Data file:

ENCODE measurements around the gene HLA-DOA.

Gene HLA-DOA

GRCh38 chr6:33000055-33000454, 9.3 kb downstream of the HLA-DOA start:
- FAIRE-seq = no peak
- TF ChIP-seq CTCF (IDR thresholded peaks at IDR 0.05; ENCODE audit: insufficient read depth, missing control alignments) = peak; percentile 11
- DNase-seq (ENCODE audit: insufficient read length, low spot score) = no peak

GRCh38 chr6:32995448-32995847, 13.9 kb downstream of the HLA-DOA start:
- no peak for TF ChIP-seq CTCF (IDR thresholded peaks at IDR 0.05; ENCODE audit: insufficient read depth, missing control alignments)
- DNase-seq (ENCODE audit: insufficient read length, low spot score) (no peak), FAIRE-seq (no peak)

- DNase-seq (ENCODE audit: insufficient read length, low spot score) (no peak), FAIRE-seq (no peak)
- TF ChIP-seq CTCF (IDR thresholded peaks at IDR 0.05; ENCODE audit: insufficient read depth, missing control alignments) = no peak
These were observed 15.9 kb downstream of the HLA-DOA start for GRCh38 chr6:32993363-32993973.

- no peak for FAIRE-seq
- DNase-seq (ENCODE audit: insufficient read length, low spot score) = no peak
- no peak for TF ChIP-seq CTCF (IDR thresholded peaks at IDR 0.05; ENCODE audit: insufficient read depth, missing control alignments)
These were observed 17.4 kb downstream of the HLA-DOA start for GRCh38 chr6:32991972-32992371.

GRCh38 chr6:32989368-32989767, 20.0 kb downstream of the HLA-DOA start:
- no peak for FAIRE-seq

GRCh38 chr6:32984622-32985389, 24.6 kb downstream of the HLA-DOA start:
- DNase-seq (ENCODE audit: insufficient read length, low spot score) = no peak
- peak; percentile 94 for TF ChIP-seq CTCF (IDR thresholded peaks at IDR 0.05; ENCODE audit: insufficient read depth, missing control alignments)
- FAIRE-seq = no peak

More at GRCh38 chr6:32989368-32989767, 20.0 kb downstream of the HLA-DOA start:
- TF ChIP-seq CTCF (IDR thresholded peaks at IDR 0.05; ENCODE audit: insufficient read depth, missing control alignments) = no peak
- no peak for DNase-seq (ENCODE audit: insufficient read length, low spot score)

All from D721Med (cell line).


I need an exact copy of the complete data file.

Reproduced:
ENCODE measurements around the gene HLA-DOA.

Gene HLA-DOA

GRCh38 chr6:33000055-33000454, 9.3 kb downstream of the HLA-DOA start:
- FAIRE-seq = no peak
- TF ChIP-seq CTCF (IDR thresholded peaks at IDR 0.05; ENCODE audit: insufficient read depth, missing control alignments) = peak; percentile 11
- DNase-seq (ENCODE audit: insufficient read length, low spot score) = no peak

GRCh38 chr6:32995448-32995847, 13.9 kb downstream of the HLA-DOA start:
- no peak for TF ChIP-seq CTCF (IDR thresholded peaks at IDR 0.05; ENCODE audit: insufficient read depth, missing control alignments)
- DNase-seq (ENCODE audit: insufficient read length, low spot score) (no peak), FAIRE-seq (no peak)

- DNase-seq (ENCODE audit: insufficient read length, low spot score) (no peak), FAIRE-seq (no peak)
- TF ChIP-seq CTCF (IDR thresholded peaks at IDR 0.05; ENCODE audit: insufficient read depth, missing control alignments) = no peak
These were observed 15.9 kb downstream of the HLA-DOA start for GRCh38 chr6:32993363-32993973.

- no peak for FAIRE-seq
- DNase-seq (ENCODE audit: insufficient read length, low spot score) = no peak
- no peak for TF ChIP-seq CTCF (IDR thresholded peaks at IDR 0.05; ENCODE audit: insufficient read depth, missing control alignments)
These were observed 17.4 kb downstream of the HLA-DOA start for GRCh38 chr6:32991972-32992371.

GRCh38 chr6:32989368-32989767, 20.0 kb downstream of the HLA-DOA start:
- no peak for FAIRE-seq

GRCh38 chr6:32984622-32985389, 24.6 kb downstream of the HLA-DOA start:
- DNase-seq (ENCODE audit: insufficient read length, low spot score) = no peak
- peak; percentile 94 for TF ChIP-seq CTCF (IDR thresholded peaks at IDR 0.05; ENCODE audit: insufficient read depth, missing control alignments)
- FAIRE-seq = no peak

More at GRCh38 chr6:32989368-32989767, 20.0 kb downstream of the HLA-DOA start:
- TF ChIP-seq CTCF (IDR thresholded peaks at IDR 0.05; ENCODE audit: insufficient read depth, missing control alignments) = no peak
- no peak for DNase-seq (ENCODE audit: insufficient read length, low spot score)

All from D721Med (cell line).